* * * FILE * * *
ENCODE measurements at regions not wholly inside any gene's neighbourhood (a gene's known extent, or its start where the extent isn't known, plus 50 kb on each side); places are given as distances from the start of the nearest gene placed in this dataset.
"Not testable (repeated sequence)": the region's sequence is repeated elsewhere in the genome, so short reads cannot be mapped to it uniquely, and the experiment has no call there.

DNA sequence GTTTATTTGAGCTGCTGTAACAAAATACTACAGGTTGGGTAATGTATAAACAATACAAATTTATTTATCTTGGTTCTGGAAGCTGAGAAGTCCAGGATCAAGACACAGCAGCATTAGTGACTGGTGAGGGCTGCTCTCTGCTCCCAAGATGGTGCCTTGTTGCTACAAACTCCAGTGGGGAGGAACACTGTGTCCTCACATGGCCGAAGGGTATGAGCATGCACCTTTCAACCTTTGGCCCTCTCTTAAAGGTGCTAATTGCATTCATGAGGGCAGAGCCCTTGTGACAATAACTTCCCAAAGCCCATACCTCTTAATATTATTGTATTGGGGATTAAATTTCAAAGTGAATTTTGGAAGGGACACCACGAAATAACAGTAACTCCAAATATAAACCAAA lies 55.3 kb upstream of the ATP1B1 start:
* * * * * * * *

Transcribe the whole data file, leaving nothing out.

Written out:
ENCODE measurements at regions not wholly inside any gene's neighbourhood (a gene's known extent, or its start where the extent isn't known, plus 50 kb on each side); places are given as distances from the start of the nearest gene placed in this dataset.
"Not testable (repeated sequence)": the region's sequence is repeated elsewhere in the genome, so short reads cannot be mapped to it uniquely, and the experiment has no call there.

DNA sequence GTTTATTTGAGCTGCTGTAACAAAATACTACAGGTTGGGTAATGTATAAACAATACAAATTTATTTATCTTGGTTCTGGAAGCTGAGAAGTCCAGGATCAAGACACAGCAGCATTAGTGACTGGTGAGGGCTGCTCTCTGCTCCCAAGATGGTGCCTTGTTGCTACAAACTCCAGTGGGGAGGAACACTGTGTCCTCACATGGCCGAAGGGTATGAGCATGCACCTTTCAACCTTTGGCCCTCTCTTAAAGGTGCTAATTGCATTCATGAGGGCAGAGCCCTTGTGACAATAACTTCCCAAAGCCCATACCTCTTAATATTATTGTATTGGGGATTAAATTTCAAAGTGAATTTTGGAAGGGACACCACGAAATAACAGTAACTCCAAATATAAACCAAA lies 55.3 kb upstream of the ATP1B1 start: